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So I've always wondered what about running makes you have to go to the bathroom? Why is it that it seems to accelerate the downward progress of any ... you know ... Or maybe I'm the only one this happens to?

I'm asking seriously, I want to know why!

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This is a really crappy question... :-p – JasCav Mar 7 '11 at 21:48
A good reason to do treadmill running! – Chris S Nov 14 '11 at 19:33
As someone who is working up to running more consistently, I sure am glad I stumbled onto this question. – Paperjam Feb 27 '12 at 10:31
I have the same problem. I think personally it's healthy though, because I am lactose intolerant (hard core) and I have a very hard time going to the bathroom sometimes, ever since I have been running (and eating right for me) I have been way more regular, maybe too regular, and I feel great! – user3373 Apr 23 '12 at 11:46
Even elite runners like Paula Radcliffe deal with this!! – Jason Aug 9 '15 at 18:58
up vote 42 down vote accepted

You're not the only one this happens to, exercise is one of the best natural laxatives.

What I found interesting is that any physical activity can help prevent constipation, because it isn't just the physical rebounding of the gut from running which loosens things up, the colon also gets stimulated so it can both absorb the nutrients you'll need while exercising and expel waste more efficiently. So, any exercise will actually have a laxative effect.

From the Mayo Clinic:

Physical activity increases muscle activity in your intestines. Try to fit in exercise most days of the week.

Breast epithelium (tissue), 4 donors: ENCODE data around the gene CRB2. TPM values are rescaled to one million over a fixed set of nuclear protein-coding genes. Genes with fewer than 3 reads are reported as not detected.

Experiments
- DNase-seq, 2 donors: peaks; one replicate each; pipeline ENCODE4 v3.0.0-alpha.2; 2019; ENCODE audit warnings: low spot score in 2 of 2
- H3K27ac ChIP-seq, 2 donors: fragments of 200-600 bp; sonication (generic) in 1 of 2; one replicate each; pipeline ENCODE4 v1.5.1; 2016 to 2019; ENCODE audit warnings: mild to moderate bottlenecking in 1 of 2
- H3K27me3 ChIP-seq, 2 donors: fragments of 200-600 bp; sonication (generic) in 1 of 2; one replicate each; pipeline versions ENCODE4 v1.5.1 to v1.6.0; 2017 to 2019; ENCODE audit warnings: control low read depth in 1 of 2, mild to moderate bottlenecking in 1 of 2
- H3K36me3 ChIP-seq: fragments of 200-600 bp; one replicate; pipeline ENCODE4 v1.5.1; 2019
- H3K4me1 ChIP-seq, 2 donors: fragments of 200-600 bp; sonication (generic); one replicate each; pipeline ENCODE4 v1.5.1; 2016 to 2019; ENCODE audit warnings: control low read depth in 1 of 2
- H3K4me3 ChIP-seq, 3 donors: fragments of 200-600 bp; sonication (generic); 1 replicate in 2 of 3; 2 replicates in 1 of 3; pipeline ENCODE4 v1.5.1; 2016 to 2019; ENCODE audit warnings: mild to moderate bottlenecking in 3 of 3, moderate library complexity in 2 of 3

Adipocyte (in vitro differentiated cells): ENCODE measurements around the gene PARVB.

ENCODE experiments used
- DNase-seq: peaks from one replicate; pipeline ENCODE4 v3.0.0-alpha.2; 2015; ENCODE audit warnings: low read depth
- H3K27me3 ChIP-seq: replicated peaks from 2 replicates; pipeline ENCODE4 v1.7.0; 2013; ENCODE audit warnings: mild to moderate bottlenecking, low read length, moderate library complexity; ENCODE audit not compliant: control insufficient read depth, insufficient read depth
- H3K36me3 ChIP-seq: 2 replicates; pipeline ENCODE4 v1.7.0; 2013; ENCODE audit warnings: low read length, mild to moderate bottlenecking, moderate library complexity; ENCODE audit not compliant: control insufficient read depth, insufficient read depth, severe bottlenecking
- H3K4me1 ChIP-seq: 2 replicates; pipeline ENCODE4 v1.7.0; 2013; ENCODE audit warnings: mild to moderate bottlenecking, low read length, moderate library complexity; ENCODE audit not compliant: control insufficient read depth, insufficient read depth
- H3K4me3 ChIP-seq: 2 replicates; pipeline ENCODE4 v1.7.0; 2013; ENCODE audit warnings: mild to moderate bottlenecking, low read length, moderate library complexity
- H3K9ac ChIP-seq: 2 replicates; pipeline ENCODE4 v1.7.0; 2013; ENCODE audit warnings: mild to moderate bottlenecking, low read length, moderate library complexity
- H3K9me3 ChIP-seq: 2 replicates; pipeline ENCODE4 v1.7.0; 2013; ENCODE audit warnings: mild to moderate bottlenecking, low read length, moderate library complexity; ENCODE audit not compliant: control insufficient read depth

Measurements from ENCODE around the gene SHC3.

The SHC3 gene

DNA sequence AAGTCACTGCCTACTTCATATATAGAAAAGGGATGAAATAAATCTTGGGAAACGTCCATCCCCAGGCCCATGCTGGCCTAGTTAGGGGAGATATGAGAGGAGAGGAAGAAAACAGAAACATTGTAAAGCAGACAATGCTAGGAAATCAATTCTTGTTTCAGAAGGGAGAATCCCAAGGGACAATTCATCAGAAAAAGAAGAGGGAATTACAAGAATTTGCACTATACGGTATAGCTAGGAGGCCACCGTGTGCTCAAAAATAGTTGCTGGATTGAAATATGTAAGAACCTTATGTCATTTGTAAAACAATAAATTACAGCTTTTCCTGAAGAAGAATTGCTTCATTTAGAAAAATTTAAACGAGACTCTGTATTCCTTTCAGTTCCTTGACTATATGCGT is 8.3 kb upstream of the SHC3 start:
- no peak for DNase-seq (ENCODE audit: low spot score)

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In my experience, running has a uniquely strong effect that goes way beyond the laxative effect of exercise generally – David LeBauer Mar 27 '11 at 15:10
Heavy squats. If you haven't been to the bathroom beforehand, well, after a set or two, the rest time gets a bit longer... – Markus Wall Apr 23 '12 at 13:36

It may be a combination of running and your diet. Generally, you should stay away from a high fiber and high fat diet 24 hours before a long run. I also recommend holding back on as much fiber and fat as you can until you complete a regular run for the day.

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"Runner's trots" or an increase in the need to hit the port-a-john during or after a run is most often attributed to a general decrease in blood flow to the intestines, altered hormones and absorption levels, and “jostling” of the gut (think about what happens to a ketchup bottle when you turn it upside down and smack it).

Here's a link to an short article that goes a bit more in depth.

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protected by Eric Kaufman Jan 22 '15 at 21:43

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